Considering A Dram Shop Case Against Little Chief Sports Bar? Here's What You Need To Know
I've been suing irresponsible bars for over-serving alcohol for 30 years. My experience handling hundreds of cases has repeatedly shown me just how many bars fail to follow alcohol service regulations, as well as the tragedies that all too often result. While people might see or hear about a drunk driving accident from time to time, they don't tend to hear about the role that reckless bars play in those accidents. In order to call more attention to this issue, I dedicate a portion of my time to reviewing the Texas Alcoholic Beverage Commission's complaint records and reporting my findings here on my website. If you think you may have a dram shop (liquor liability) claim and have questions about how to proceed, don't hesitate to call me at (855) 326-0000.
Little Chief Sports Bar is located in Texas City, Texas. In recent years, it has attracted the attention of the TABC due to allegations of liquor law violations. Between 2016 and 2018, authorities conducted four separate investigations into the bar's alcohol service practices.
In my experience, it is uncommon for a bar without a history of run-ins with the TABC to end up on the hook for contributing to a wrongful death or injury. Virtually every bar I have ever sued was already on the authorities' radar. That's why I pay close attention to bars with several recent complaints against them. The more investigations a bar has had, the greater my concern is that it could one day cause an accident.
Note: Investigations are not proof of wrongdoing. However, if authorities investigate and fail to find evidence of a violation, it doesn't necessarily mean an establishment is innocent, either. The purpose of this article is simply to relay publicly-available information about incidents where the TABC has investigated Little Chief Sports Bar for possible criminal or administrative violations.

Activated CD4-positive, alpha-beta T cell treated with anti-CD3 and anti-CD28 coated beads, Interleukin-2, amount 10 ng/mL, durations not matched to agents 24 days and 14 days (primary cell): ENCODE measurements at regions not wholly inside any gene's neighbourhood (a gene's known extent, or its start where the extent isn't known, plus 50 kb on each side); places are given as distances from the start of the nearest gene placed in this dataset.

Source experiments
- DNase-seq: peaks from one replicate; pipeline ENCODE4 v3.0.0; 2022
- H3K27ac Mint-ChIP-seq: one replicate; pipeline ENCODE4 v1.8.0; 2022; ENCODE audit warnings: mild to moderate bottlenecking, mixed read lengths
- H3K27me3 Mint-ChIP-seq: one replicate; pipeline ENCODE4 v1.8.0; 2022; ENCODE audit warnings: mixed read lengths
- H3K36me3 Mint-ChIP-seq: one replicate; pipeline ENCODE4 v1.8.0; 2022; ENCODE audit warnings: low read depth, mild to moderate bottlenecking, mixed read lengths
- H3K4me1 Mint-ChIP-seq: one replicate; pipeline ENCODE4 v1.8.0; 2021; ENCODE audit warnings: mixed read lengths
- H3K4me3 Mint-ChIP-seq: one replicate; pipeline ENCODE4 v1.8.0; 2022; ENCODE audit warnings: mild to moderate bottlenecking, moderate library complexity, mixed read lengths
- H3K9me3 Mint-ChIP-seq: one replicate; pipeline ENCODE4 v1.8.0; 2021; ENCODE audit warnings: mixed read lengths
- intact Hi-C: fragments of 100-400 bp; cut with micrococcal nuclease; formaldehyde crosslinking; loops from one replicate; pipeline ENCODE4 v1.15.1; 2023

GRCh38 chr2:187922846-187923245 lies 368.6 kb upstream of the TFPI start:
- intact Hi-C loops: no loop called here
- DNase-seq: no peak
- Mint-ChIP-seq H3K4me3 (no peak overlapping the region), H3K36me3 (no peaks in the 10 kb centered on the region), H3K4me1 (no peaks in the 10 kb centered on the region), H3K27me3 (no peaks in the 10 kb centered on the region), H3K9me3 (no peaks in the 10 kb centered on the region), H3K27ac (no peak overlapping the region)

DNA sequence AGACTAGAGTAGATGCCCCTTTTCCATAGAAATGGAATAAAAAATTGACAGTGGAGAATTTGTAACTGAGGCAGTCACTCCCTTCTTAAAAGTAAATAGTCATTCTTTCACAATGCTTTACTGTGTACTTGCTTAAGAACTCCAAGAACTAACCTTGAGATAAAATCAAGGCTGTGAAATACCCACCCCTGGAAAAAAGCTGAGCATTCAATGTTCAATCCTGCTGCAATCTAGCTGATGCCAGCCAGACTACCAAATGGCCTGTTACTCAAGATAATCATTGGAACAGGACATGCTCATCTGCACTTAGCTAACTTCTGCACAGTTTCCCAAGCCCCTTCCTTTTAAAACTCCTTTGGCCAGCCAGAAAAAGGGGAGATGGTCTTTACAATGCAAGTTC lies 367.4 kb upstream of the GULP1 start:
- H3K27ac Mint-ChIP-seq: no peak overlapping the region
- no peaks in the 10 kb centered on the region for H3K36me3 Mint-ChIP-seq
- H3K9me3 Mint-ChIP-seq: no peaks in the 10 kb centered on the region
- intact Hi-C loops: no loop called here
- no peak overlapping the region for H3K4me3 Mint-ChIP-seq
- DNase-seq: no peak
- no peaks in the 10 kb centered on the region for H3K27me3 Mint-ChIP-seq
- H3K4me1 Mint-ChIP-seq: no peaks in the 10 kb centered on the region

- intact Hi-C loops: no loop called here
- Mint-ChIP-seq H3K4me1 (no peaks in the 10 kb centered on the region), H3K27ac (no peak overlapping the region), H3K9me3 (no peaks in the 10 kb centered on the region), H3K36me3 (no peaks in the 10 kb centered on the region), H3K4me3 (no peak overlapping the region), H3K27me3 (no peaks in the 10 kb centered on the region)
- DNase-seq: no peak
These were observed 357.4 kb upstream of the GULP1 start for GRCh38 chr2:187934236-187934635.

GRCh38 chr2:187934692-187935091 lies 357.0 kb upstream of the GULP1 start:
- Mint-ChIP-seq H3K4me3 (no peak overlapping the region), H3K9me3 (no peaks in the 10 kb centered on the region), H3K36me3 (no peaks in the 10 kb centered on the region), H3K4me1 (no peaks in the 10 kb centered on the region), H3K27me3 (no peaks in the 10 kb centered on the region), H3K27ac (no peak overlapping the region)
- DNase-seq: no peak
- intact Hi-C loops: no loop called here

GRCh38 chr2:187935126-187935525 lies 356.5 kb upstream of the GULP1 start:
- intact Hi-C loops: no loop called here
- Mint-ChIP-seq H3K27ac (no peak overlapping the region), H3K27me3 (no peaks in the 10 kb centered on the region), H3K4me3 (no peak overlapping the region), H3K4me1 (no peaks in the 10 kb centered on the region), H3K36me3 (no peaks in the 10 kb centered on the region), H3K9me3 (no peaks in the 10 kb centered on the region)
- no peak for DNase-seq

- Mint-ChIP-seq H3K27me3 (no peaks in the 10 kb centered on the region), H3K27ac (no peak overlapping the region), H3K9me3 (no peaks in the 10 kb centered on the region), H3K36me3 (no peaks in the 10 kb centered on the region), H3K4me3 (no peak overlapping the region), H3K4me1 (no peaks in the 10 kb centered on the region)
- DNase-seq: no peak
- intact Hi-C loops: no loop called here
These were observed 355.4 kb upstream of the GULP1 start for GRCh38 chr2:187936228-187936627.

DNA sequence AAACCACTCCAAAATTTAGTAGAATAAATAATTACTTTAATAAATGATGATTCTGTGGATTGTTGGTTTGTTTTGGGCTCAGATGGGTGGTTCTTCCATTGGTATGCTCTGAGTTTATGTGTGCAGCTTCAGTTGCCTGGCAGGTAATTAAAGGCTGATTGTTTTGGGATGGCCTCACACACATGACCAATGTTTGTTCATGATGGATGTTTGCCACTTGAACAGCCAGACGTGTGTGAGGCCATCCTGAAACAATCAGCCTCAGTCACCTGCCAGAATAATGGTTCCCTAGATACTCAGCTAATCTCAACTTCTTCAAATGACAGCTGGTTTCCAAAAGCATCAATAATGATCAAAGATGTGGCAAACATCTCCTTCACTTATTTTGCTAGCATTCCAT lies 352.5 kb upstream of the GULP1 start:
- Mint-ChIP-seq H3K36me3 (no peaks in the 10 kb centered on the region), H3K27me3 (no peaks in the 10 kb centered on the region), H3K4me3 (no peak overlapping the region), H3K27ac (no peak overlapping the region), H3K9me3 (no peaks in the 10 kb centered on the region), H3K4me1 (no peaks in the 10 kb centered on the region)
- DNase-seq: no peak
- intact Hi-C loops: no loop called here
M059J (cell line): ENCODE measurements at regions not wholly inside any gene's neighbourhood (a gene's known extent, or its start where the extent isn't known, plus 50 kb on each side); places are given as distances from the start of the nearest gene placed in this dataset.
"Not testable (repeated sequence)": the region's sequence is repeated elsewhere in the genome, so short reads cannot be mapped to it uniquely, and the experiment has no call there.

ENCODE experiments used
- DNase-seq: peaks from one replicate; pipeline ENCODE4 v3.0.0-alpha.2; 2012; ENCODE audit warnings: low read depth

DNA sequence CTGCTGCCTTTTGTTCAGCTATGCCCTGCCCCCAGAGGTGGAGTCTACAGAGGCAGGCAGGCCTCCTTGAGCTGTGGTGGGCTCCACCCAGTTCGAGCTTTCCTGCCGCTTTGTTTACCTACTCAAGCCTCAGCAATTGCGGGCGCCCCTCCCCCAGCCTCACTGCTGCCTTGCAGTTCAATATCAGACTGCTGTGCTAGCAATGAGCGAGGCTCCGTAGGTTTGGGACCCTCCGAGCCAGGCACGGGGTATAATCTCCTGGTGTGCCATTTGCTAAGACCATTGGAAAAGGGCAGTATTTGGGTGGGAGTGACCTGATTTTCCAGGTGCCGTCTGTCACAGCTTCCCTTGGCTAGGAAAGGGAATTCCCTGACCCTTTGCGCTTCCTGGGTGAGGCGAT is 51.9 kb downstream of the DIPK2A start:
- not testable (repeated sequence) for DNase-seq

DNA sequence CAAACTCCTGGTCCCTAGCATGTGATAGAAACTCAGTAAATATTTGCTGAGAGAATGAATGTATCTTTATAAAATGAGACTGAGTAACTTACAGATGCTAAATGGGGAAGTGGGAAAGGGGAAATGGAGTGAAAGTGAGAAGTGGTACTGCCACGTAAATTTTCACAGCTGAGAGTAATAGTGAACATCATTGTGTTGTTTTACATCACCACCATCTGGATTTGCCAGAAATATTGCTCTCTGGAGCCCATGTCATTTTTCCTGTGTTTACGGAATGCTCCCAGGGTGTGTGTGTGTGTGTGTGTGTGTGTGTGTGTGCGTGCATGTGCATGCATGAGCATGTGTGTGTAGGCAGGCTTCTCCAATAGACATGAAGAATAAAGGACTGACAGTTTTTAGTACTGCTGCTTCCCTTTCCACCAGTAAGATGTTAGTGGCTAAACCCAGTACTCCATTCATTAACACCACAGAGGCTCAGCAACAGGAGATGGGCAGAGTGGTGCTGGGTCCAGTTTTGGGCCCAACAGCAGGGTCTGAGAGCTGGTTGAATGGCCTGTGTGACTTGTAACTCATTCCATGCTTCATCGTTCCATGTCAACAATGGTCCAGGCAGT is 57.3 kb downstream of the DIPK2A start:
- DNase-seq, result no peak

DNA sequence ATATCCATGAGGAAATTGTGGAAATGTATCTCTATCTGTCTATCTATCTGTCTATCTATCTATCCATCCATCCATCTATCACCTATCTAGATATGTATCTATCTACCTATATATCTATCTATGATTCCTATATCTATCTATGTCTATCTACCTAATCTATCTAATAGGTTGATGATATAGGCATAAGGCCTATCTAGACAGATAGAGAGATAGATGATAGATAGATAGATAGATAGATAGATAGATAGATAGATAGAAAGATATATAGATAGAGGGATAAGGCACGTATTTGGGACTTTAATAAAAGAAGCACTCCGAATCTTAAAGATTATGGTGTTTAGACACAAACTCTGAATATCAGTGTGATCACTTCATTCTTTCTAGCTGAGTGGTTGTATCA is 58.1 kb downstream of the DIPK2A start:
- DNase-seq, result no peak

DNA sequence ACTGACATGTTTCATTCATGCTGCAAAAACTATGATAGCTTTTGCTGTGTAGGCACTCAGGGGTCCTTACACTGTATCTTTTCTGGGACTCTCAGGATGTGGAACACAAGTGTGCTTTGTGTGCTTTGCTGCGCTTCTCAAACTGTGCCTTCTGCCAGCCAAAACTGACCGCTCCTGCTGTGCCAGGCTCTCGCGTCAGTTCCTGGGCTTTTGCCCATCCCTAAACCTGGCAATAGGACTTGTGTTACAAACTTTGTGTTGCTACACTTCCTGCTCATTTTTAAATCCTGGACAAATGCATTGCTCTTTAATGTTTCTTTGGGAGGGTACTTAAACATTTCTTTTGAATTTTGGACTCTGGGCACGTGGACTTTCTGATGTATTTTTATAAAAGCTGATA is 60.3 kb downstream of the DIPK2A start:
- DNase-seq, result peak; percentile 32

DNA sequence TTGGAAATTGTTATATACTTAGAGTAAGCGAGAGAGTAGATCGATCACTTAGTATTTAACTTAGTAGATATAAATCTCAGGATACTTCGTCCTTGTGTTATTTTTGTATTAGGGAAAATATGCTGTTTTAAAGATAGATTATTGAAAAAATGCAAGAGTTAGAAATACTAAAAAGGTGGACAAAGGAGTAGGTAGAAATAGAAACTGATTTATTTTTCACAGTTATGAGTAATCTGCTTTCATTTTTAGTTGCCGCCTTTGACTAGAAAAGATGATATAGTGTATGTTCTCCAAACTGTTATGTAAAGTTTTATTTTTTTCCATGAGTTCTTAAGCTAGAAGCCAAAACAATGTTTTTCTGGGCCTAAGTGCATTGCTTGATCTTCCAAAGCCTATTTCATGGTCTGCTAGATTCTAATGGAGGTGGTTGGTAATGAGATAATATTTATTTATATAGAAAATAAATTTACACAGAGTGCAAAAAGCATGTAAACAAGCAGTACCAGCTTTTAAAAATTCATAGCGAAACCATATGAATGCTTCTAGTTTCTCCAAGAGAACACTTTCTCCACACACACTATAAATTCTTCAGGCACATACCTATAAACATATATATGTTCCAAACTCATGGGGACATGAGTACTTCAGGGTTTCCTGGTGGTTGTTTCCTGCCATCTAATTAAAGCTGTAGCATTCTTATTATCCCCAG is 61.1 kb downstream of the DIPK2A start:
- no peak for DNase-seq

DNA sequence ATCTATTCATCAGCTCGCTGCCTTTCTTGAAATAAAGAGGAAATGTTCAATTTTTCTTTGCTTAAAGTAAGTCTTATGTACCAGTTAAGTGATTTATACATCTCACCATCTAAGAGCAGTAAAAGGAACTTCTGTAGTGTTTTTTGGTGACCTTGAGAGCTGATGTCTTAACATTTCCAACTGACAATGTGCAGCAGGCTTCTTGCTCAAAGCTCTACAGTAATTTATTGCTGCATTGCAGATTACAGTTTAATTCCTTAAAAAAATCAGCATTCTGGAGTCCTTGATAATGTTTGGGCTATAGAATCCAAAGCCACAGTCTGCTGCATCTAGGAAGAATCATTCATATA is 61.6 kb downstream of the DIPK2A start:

TABC Investigations of Little Chief Sports Bar Between 2016 and 2018
Texas City - 2305 25Th Ave North
On 07/29/2016, a concerned citizen filed a complaint with the TABC, alleging that the bar sold alcohol to a minor.
While the ensuing investigation failed to produce any evidence to support the initial allegation, it did find evidence that the bar sold alcohol to an intoxicated person and permitted the possession of drugs on the premises. After handing down an unspecified penalty, the TABC closed the case on 08/19/2016.
A member of the Texas City community reached out to the TABC on 08/15/2017, claiming that the bar sold alcohol to both a minor and an intoxicated person.
Upon investigation, authorities were able to confirm the second allegation, which they classified as an administrative violation. After deciding not to hand down any punishment, the TABC closed the case on 10/15/2017.
The TABC received a citizen complaint on 07/12/2018, alleging that the bar sold alcohol to a drunk customer and that a breach of the peace (typically a fight) occurred.
The subsequent investigation did not find any corroborating evidence of the alleged violations, though it did manage to turn up evidence that staff was drinking on the job, which authorities considered an administrative violation. After handing down an unspecified penalty, the TABC closed the case on 08/31/2018.
Law enforcement contacted the TABC on 09/26/2018, accusing the bar of selling alcohol to an intoxicated person, allowing staff to sell drugs on the premises, and employing a person under the age of 18 to sell alcohol.
Authorities looked into the matter shortly thereafter. For most liquor law violations, the TABC requires either video footage of the incident or eyewitness testimony from one of its agents in order to take action. Having neither in this investigation, authorities decided to close the case on 11/02/2018.
Texas Law Says Accident Victims Can Sue Bad Bars
If you would like to learn more about Texas dram shop law (i.e. lawsuits against bars who play a role in injurious or fatal accidents), please visit our Texas Dram Shop Law Info Page.